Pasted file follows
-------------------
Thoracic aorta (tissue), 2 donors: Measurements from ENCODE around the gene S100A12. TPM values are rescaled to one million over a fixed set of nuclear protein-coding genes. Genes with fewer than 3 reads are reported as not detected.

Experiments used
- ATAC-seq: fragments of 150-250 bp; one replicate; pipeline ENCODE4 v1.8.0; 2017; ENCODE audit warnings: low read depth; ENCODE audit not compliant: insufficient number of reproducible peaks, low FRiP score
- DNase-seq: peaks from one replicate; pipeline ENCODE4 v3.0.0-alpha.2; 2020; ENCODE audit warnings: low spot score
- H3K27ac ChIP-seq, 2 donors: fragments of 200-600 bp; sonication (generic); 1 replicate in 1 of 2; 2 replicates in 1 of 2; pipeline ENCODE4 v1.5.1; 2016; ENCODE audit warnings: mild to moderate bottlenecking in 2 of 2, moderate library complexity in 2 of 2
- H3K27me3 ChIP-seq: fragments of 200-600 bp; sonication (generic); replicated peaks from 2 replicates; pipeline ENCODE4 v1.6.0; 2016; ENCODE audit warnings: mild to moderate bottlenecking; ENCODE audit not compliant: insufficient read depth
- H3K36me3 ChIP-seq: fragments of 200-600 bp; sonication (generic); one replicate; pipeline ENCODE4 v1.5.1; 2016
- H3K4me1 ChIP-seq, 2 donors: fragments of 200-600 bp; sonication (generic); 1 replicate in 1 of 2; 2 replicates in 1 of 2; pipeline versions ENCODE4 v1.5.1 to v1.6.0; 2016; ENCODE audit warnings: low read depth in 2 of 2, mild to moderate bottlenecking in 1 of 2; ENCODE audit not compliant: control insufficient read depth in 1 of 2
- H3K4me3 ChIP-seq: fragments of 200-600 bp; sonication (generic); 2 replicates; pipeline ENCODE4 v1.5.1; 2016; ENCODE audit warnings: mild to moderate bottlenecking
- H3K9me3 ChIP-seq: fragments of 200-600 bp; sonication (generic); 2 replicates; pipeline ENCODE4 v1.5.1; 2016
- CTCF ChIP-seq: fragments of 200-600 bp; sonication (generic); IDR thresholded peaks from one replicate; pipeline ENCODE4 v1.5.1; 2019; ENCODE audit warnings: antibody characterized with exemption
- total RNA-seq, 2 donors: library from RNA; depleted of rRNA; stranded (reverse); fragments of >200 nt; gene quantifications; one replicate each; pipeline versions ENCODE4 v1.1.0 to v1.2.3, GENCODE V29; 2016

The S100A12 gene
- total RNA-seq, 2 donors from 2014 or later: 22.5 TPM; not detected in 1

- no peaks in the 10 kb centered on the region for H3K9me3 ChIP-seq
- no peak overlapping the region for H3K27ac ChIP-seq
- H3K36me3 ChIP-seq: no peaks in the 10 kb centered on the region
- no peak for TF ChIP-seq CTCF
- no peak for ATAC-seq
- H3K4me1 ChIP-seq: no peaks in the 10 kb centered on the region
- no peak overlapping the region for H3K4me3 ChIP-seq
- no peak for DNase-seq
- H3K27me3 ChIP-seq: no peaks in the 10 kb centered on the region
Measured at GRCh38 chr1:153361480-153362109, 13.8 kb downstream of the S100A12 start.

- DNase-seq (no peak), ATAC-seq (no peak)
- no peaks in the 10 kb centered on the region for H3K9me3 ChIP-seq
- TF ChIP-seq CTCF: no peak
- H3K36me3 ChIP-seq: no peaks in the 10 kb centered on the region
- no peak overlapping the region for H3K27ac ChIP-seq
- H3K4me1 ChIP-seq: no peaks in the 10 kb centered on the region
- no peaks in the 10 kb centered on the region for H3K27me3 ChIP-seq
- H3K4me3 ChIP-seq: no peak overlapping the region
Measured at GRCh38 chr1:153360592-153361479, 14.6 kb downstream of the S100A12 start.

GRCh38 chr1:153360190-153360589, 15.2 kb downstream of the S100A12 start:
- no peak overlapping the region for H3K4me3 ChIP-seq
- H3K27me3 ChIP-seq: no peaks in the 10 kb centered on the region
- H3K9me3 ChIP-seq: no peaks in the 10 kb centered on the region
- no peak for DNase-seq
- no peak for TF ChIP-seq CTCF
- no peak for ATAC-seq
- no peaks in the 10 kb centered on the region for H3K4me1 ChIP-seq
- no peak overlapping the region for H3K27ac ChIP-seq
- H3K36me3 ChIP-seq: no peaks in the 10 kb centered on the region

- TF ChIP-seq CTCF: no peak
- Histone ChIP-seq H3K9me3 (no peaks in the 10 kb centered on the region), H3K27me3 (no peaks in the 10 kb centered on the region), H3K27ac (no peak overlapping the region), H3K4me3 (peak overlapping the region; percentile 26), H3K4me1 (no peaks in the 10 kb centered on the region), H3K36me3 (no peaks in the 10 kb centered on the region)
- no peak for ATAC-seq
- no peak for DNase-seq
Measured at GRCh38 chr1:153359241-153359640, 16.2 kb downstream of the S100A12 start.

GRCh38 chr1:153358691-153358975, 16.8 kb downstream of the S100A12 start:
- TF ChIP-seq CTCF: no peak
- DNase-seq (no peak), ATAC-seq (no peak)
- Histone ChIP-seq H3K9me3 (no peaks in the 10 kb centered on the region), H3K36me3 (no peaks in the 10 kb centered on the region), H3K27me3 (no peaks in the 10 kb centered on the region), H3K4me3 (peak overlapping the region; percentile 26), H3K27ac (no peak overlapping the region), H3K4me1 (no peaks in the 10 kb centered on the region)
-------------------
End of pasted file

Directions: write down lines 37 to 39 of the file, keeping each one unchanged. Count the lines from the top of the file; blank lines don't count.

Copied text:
- H3K9me3 ChIP-seq: no peaks in the 10 kb centered on the region
- no peak for DNase-seq
- no peak for TF ChIP-seq CTCF